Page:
The European Financial Stabilty Facility is taking shape: will it be enough?

After a couple of days where they had been quieter equity markets picked up yesterday. I mean in times of price movements and volume with traders apparently willing to ignore both the World Cup and Wimbledon tennis for a day anyway! May I just in passing tip my hat to John Isner and Nicholas Mahut who if you were not aware played over three days so obdurate were they, and actually played some  138 games in the fifth set alone. The Dow Jones Industrial Average closed down some 145 points giving us another triple-digit day which is now 17 out of the last 30 trading days. Government bond markets had some action too with Greece being yet again under pressure. As we seem to be entering another round I will look at the European Financial Stability Facility (EFSF) today. This is what was called the Special Purpose Vehicle or SPV and is the vehicle set up to be the main enforcer in her “shock and awe” strategy from May 10th. Personally after what happened last time when someone boasted of a “shock and awe” strategy i.e the opening of the Iraq war I would have avoided such an analogy as we are all aware of what then happened.


The Finance ministers of the euro zone formally established the European Financial Stability Facility (EFSF) on Monday the 14th of June. How it will operate is that it will be established with guarantees from the all the euro-zone member states except for Greece totalling some 440 billion Euros. It also now has a Chief Executive Officer Klaus Regling. It will be ready to act  as soon as 90% of the “capital” of 440 billion Euros has been committed by the member states, which is likely to take some 3/4 weeks. So far so relatively simple however the EFSF plans to have a buffer of 20% which it feels will be sufficient to get it as an institution a Triple A rating from the credit rating agencies. So this means that it will in fact have some 365 billion Euros available to help any euro zone sovereign nation were to get into funding difficulties.

How will it work?

Should a nation get into trouble the EFSF  would sell bonds of its own in the financial markets to finance its share of any aid/rescue package for a troubled sovereign. It plans to do this in return for applying conditions to the country concerned which will be reviewed and updated quarterly. The bonds the EFSF issues would be guaranteed by all euro zone member states proportionately to their share in the capital of the European Central Bank. The bonds could be of whatever maturity is seen as best and would not be limited by the envisaged 3-year life-span of the EFSF itself. Once the EFSF raises money through the bond issue, it would lend money to the euro zone country in trouble charging  a rate of interest modelled on the one charged by the IMF and similar to the one that Greece was charged for her rescue package.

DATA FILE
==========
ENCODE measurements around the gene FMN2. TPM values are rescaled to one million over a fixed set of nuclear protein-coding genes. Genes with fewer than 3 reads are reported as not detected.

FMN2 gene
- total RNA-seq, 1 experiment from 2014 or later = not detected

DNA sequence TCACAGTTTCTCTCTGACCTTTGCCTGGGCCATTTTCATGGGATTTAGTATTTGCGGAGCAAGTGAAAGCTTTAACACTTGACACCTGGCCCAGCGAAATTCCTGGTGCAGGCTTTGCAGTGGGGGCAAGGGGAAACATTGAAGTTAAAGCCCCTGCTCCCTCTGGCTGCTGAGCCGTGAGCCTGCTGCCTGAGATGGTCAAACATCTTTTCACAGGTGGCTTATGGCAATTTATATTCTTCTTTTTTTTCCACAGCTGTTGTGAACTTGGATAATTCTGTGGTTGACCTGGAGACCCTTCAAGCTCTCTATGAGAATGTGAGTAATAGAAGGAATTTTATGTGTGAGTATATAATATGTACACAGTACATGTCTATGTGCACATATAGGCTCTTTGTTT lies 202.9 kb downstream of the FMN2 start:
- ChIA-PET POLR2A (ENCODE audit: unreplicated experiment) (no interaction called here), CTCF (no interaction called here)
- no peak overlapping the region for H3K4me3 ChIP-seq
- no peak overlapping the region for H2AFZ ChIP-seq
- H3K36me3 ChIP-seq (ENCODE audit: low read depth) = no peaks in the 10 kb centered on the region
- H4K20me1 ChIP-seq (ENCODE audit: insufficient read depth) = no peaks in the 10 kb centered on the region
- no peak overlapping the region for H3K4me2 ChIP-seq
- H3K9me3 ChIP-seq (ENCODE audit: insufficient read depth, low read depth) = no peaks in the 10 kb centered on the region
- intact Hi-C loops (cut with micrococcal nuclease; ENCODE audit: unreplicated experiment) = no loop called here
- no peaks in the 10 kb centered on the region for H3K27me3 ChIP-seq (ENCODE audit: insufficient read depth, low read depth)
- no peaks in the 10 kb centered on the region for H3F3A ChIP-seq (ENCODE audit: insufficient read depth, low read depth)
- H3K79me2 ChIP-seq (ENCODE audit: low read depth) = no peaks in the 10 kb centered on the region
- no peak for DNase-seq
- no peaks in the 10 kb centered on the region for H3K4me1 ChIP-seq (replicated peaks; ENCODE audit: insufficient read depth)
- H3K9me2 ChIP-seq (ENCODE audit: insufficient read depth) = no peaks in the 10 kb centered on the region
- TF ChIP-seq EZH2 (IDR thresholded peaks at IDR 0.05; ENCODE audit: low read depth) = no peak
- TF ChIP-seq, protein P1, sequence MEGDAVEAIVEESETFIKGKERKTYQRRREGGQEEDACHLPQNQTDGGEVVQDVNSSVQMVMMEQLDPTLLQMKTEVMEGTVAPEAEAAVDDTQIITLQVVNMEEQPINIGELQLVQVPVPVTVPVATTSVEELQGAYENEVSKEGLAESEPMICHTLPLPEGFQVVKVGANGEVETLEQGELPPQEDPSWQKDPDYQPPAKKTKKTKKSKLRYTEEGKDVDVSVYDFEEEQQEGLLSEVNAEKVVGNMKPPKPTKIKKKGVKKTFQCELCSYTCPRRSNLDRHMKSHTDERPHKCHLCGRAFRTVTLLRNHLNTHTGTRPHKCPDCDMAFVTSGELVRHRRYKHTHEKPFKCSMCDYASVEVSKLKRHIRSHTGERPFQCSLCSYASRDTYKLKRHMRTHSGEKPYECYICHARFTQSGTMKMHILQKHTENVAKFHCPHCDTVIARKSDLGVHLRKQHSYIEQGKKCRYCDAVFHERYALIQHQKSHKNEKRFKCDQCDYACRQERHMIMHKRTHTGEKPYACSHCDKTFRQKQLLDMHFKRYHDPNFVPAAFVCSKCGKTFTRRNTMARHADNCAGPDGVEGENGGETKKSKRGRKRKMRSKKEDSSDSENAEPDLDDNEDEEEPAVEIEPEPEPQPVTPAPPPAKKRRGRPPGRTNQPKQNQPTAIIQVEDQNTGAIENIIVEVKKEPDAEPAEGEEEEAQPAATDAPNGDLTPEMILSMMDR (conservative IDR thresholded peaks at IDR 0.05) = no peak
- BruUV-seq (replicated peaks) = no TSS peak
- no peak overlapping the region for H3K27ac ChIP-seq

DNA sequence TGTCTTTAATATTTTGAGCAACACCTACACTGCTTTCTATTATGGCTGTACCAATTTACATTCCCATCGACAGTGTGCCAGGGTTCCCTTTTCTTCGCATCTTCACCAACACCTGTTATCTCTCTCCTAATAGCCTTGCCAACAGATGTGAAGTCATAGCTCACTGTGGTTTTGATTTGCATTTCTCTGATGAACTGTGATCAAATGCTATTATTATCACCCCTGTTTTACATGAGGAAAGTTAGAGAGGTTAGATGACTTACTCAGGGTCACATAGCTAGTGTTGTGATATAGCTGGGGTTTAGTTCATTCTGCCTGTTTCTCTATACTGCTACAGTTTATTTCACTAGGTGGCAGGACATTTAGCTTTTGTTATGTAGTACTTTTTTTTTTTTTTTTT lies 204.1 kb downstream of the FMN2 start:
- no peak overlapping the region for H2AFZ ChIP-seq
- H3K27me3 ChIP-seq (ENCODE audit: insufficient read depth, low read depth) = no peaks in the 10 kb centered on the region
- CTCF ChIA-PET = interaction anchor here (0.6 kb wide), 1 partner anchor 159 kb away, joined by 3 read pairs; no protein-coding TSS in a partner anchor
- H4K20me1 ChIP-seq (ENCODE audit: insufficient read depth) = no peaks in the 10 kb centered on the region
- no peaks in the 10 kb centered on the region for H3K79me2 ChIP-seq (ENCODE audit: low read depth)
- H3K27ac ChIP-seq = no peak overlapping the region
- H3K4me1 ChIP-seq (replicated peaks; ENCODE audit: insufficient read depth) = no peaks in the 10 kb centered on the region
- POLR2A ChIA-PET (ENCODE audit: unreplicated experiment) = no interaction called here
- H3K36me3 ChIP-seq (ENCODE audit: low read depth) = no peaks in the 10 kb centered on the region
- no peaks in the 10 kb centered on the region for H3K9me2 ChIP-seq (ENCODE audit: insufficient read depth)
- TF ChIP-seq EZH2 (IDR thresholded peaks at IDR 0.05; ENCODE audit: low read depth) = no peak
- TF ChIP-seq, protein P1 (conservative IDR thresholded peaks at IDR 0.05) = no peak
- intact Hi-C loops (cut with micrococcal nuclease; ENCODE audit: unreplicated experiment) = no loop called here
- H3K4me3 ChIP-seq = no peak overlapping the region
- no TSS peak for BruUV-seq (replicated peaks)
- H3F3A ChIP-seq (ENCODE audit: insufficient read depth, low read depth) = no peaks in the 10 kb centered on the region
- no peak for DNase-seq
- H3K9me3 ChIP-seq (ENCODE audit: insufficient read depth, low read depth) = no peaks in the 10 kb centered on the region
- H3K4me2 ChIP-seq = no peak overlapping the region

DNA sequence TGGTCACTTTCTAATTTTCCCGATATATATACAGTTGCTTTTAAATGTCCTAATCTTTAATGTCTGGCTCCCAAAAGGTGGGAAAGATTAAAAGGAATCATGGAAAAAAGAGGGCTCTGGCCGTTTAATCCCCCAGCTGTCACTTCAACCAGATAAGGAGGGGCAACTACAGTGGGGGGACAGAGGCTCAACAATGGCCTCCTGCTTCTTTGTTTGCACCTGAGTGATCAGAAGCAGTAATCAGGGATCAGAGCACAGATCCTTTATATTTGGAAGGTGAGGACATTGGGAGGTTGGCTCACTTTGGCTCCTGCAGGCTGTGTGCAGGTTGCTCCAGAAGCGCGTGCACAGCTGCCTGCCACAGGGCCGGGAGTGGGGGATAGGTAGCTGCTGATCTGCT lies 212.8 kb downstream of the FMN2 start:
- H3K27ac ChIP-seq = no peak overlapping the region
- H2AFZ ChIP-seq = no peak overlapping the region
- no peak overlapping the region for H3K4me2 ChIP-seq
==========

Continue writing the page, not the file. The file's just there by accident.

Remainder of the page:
Will it be alone?

When it acts to finance a countries problems then the EFSF will be joined by the European Commission which has established a fund of 60 billion Euros for this purpose and the IMF which has promised some 213 billion Euros as part of the package. So we have a sum total of 638 billion Euros which if somewhat short of the 750 billion promised is still what might be called a tidy sum. I have reduced the contribution from the IMF from the originally promised 250 billion because I remember its President promising to help in the ratio 2/3rds to 1/3rd and so a reduction in the EFSF also reduces the IMF contribution.


1. When a policy measure does not deliver what it promises that disturbs me somewhat and this one is some 112 billion Euros short. In yesterdays comments section it was pointed out for example that the Greek Newspaper Kathimerini is running a story saying that Greece will have to issue Treasury Bills in July. If this turns out to be true it does not fulfil the promises or the arithmetic of the Greek rescue package to my mind.

2. The idea that the EFSF will issue securities or bonds when a sovereign needs help seems to assume that nation is the only problem at that time. Should it not be so then issuing such paper may be difficult or even impossible. What if several are in trouble at once or the problems are associated with financial markets being in trouble themselves? How about a freezing of the bank interbank market for example? Not exactly the time I would want to be trying to issue securities.

Those who think that this could work point out that the securities could be repo’d at the European Central Bank so that in their view there would always be a market. It strikes me that allow investors to effectively round-trip the ECB and  the euro zone is not far off financial alchemy.

3. This would plainly take time just at the moment time might be short. I would imagine (given the response time to events that the European Commission has demonstrated) that the IMF would be called in to offer any urgent finance.

4. I do remember the Deputy Director of the IMF being quoted as saying that it does not hold funds for specific purposes until they are directly called on so the whole scheme had better hope that the IMF does not have other calls on its funds at the time.